Scientists of Tomsk Polytechnic University jointly with partners from the Czech Republic and France designed extremely sensitive sensors for free oxygen-containing radicals that are able to disrupt cell function. According to the researchers, these sensors are an alternative to traditional analytical chemical methods of analysis. The laboratory tests demonstrated that its sensitivity is by four orders of magnitude higher. This was achieved due to the effect of surface plasmon resonance in combination with "traps" of organic compounds. The results are published in Sensors and Actuators B: Chemical (IF: 6.393; Q1).
Photo: sensor operation diagram
Free radicals are reactive oxygen species with a very powerful oxidizing ability. Typically, they tend to be a kind of by-products of the respiratory chain. The main such free radical is the superoxide radical (O2 · -). It is not dangerous by itself, but in the process of chemical transformations, it easily passes into other compounds with strong oxidizing properties. They damage proteins, nucleic acids, and lipids of cell membranes.
“Therefore, in medical research, it is important to detect radicals in biological objects to timely identify incipient changes in organs, tissues and take appropriate measures.
The classical methods of analytical chemistry allow detecting radicals in concentrations up to 10-6. We proposed a minimum detectable concentration of 10-10. Accordingly, it is more sensitive by four orders of magnitude. By the standards of chemists, this is a big step.
Our sensors differ from others by the action, based on the effect of surface plasmon resonance, ” Olga Guselnikova says, engineer at the TPU Research School of Chemistry & Applied Biomedical Sciences.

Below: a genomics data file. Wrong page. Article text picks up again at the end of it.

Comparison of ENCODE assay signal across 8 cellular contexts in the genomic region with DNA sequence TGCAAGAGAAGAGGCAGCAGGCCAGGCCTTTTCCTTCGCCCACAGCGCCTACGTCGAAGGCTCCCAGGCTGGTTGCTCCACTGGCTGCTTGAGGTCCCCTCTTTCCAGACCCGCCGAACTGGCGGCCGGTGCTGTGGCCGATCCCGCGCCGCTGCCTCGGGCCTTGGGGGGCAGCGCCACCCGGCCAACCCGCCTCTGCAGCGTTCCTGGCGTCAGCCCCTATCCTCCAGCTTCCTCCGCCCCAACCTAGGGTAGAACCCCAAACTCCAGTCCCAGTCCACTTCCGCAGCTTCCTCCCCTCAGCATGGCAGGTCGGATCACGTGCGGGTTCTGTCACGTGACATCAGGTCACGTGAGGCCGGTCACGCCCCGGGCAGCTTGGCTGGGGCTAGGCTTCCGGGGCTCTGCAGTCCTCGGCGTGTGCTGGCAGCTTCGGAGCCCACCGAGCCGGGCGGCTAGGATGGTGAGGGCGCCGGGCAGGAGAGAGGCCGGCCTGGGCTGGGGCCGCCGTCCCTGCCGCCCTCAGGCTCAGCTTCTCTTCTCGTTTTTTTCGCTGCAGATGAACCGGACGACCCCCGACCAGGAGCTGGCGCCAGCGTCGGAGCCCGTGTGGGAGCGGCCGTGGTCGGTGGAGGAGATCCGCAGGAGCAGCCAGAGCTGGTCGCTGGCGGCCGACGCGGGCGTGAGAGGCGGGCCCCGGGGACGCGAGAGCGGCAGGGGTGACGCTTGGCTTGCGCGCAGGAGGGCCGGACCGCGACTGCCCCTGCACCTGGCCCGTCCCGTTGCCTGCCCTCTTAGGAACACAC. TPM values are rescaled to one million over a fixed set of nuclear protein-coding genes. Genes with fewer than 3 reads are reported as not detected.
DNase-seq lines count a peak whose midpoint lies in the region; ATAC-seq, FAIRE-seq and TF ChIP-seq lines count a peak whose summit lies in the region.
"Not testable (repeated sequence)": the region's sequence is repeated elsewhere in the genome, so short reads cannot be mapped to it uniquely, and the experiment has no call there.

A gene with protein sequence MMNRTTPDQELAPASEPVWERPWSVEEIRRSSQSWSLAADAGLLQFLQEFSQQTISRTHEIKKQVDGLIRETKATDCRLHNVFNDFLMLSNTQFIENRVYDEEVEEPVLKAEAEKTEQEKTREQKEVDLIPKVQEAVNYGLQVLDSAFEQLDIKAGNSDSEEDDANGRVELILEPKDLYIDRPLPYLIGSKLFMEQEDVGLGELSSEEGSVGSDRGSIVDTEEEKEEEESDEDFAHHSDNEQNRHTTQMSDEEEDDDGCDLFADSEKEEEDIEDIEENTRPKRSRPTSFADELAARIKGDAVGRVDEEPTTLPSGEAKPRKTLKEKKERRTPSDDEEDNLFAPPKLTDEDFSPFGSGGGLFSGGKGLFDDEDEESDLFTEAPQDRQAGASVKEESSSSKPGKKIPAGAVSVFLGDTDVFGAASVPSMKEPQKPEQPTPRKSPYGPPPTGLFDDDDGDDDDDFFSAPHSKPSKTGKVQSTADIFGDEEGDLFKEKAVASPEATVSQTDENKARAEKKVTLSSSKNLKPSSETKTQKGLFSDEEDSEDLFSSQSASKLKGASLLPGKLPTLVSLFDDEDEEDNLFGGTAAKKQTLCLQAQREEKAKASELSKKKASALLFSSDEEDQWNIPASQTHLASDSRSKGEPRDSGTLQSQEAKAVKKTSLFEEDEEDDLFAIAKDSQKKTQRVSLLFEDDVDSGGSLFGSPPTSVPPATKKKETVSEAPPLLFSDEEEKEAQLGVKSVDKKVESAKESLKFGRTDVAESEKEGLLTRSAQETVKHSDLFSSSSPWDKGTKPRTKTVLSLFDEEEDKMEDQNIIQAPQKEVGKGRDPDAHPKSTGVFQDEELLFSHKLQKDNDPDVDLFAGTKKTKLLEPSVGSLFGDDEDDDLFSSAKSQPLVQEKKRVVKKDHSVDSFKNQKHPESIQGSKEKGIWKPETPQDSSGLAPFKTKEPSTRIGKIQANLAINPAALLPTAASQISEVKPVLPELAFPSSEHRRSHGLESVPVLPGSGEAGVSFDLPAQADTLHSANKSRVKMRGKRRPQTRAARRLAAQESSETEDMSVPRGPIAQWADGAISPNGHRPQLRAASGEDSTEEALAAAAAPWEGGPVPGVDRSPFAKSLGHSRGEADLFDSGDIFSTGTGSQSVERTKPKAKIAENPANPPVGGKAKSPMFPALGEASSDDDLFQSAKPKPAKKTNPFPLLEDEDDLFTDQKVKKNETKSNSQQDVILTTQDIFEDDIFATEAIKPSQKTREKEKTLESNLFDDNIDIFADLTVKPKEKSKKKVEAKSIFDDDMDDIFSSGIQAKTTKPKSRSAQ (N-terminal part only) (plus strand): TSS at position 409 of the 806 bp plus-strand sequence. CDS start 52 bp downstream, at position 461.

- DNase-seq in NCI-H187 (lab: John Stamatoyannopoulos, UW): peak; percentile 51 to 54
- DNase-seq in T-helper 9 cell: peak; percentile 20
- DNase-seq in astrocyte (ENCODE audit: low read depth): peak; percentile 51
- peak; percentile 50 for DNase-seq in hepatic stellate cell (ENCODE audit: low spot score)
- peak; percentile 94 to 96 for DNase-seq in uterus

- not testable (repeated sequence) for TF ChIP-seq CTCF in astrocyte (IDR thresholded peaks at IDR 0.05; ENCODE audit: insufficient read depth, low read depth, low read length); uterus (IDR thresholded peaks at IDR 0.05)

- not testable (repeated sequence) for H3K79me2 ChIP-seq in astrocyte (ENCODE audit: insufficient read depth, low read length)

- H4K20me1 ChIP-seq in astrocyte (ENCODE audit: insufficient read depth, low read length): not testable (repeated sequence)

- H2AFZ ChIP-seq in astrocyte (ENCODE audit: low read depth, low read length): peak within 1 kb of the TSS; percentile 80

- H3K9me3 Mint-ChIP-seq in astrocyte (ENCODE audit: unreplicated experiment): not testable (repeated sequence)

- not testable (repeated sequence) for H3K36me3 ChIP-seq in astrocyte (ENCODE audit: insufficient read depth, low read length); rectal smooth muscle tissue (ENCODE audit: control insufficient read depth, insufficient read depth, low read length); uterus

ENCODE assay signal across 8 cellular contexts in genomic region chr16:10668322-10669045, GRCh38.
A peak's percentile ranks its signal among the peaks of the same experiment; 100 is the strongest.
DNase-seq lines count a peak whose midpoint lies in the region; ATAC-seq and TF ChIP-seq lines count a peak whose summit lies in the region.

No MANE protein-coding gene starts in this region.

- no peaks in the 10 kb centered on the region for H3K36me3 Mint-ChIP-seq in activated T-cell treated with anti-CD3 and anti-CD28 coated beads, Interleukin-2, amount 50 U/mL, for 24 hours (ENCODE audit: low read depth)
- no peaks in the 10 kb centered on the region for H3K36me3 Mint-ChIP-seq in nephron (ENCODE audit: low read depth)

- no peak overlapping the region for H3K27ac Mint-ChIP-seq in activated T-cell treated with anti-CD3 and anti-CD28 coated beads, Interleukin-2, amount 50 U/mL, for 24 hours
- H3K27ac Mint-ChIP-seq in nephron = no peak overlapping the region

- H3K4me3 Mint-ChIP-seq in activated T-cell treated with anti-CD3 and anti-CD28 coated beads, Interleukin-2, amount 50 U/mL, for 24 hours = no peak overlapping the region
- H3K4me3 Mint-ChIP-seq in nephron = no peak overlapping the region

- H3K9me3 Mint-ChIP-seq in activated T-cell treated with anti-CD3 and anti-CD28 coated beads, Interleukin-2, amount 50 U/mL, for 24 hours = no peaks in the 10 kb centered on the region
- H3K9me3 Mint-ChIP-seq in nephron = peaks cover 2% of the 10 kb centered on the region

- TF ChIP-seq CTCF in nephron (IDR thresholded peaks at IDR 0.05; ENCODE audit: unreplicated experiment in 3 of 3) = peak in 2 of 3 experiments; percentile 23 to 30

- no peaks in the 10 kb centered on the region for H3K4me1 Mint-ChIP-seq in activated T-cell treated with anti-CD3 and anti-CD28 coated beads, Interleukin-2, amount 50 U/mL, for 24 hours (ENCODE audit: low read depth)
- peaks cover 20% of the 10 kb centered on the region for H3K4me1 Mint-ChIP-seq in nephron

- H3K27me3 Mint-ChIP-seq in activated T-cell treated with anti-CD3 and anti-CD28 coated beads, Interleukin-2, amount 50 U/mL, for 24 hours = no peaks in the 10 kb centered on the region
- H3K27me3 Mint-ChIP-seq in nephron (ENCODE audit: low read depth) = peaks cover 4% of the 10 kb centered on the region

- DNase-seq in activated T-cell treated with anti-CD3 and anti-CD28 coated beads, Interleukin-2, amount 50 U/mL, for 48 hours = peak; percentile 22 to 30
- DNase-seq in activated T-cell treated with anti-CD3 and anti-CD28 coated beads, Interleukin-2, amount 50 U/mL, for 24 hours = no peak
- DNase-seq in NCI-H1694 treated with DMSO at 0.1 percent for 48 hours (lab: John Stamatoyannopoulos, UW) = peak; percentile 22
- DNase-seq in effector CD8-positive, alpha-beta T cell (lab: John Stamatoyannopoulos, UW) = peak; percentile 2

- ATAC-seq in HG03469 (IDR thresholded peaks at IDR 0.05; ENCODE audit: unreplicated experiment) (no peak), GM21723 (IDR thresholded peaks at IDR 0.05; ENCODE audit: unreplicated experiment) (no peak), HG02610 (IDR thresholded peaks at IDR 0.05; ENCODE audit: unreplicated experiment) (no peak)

The sensors are an example of a hybrid material that combines inorganic and organic elements. Their base is a thin gold plate with a wavy surface. Organic compounds that are planted on it act as traps for free radicals. The wavy surface of the plate effectively excites the effect of surface plasmon resonance. It makes the sensors extremely sensitive due to the effect of giant Raman scattering.
“The organic component is a compound with a short name TEMPO. It is a simple and affordable model compound used in other methods, but it has never been combined with plasmon-active substrates. This combination of plasmon effect and chemical characteristics of TEMPO gave us the expected effect,” the scientist explains.
In the future, the researchers intend to use the sensors to detect nitrogen-containing and halogen-free free radicals and conduct experiments closer to real biological objects. “In the Czech Republic, we are also negotiating with representatives of the food industry. After all, free radicals are markers of the fact that products, particularly meat, have deteriorated or are close to this.
We want to test our sensors on food",
— Olga Guselnikova says.
The studies are carried out in collaboration with the University of Chemistry and Technology of Prague (Czech Republic) and Aix-Marseille University (France). The project was supported by grants from the Czech Science Foundation and the TPU Competitiveness Enhancement Program.